As seductive as certain perspectives of international law may appear to those who disagree with the outcome of the interpretative exercise conducted by this Court in the contempt judgment, sight must not be lost of the proper place of international law, especially in respect of an application for rescission. The approach that my Brother adopts may be apposite in the context of an appeal, where a court is enjoined to consider whether the court a quo erred in its interpretation of the law. Although it should be clear by now, I shall repeat it once more: this is not an appeal, for this Court’s orders are not appealable. I am deeply concerned that seeking to rely on articles of the ICCPR as a basis for rescission constitutes nothing more than sophistry.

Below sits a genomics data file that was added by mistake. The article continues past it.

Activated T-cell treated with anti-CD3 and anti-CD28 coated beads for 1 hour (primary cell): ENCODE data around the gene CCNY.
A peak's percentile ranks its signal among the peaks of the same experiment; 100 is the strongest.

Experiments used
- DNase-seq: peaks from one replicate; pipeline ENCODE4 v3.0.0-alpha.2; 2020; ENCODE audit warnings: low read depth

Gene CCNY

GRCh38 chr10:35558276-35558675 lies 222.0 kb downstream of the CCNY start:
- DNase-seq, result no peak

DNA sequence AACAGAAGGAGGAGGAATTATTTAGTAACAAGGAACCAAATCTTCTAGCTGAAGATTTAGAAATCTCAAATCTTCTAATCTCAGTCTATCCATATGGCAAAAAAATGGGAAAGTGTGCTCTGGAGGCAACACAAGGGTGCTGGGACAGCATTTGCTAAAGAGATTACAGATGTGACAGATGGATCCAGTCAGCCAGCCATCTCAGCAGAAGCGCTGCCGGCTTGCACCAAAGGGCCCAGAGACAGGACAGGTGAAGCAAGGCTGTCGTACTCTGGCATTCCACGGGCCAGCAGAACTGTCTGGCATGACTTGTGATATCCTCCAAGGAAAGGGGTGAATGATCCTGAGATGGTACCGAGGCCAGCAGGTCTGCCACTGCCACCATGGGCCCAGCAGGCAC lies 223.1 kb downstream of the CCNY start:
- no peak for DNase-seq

In the MOU I signed on behalf of South Africa in 2007, nowhere appears a commitment to plan, to implement disarmament, demilitarisation and reintegration. They appear nowhere and in fact, minister, you yourself, in a reply to a question put to you in Parliament on February 10 2011, you told Parliament that South Africa’s involvement in the security of the CAR followed a request by President Francois Bozize to assist the CAR’s defence force to upgrade their military capabilities. You then said subsequent to that, that an MOU was signed, and then accepted by Cabinet on August 29 2008. The issue of planning and implementation of disarmament, demilitarisation and reintegration is nowhere in this memorandum. The first time I became aware of it is when the president announced this year in February that he had deployed 400 troops to the CAR for that purpose of planning and implementation of disarmament, demilitarisation and integration. What happened between 2007 and this time – there must have been a change in my view. There must have been something else negotiated to change the MOU I had signed in 2007 to bring in this question of demilitarisation.When did that change happen? – Cope MP Mosiuoa Lekota on the CAR fiascoBACK TO TOP